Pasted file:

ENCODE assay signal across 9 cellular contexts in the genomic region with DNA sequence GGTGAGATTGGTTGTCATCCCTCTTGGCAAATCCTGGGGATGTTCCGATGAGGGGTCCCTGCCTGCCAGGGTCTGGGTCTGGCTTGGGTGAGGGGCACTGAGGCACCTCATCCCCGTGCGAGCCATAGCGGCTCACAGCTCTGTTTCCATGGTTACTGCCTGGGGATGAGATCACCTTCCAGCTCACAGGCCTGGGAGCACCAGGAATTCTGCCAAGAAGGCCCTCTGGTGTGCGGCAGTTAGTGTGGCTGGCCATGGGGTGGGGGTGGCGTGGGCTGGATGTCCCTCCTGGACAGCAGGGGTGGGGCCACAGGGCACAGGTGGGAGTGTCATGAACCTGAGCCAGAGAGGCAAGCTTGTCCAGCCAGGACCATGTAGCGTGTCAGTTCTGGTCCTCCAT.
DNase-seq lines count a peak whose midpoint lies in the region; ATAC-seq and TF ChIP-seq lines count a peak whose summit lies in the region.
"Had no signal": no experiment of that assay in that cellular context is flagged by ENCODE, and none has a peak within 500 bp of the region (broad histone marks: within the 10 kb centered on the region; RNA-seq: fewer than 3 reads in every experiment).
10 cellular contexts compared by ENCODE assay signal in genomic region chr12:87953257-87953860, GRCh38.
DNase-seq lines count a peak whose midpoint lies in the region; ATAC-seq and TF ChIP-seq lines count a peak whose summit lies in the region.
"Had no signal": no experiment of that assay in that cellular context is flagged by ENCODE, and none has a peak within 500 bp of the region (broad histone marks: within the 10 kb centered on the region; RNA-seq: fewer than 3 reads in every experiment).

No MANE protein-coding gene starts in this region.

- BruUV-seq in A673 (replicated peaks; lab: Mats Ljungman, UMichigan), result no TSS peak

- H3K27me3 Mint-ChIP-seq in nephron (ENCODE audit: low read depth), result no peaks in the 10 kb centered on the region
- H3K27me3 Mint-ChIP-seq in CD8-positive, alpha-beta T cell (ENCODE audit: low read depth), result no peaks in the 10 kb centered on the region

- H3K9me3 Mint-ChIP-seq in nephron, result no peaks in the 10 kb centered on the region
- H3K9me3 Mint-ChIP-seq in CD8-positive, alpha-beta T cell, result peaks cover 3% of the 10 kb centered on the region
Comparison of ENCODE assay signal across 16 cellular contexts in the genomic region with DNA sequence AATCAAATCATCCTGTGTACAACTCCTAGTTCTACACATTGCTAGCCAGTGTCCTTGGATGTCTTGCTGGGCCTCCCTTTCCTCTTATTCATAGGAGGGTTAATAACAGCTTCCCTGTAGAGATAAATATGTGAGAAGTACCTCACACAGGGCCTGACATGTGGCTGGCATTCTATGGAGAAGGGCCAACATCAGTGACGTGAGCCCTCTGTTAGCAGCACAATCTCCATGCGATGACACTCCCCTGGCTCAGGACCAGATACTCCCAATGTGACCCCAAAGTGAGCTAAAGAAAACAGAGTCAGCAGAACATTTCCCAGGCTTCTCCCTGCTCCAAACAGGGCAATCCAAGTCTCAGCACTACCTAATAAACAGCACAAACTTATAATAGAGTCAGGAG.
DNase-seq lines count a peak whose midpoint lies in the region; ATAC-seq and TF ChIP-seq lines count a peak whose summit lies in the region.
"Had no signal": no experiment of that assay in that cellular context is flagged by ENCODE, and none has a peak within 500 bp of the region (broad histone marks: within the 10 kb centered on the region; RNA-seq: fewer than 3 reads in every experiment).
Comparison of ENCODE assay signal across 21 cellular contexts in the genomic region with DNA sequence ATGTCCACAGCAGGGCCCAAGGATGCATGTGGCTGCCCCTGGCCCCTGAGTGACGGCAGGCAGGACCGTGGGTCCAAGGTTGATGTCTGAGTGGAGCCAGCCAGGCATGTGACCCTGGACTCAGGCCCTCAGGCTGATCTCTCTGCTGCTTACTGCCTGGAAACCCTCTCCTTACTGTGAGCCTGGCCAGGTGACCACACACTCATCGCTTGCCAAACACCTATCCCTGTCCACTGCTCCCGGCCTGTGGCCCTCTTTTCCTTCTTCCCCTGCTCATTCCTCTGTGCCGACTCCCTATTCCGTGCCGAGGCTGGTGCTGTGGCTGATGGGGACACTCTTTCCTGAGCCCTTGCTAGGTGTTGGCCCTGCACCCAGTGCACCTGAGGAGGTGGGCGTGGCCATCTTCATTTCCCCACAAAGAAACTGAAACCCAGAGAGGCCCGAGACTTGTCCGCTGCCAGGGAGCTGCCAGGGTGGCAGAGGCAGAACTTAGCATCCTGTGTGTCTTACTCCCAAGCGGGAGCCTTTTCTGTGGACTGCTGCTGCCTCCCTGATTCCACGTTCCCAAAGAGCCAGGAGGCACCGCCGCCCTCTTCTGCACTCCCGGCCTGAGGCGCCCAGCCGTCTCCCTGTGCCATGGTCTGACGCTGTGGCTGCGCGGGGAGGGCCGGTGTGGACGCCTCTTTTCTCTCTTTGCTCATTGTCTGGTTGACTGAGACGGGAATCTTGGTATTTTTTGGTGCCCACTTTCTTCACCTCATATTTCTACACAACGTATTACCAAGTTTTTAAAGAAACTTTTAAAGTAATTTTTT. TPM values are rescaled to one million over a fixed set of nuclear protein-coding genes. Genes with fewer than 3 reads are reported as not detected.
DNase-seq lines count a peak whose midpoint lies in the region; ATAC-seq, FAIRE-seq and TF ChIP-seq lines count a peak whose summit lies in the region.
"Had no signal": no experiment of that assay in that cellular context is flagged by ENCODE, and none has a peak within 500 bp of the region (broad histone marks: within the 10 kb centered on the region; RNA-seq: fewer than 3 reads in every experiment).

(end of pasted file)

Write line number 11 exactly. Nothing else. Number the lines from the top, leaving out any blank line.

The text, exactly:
- H3K9me3 Mint-ChIP-seq in nephron, result no peaks in the 10 kb centered on the region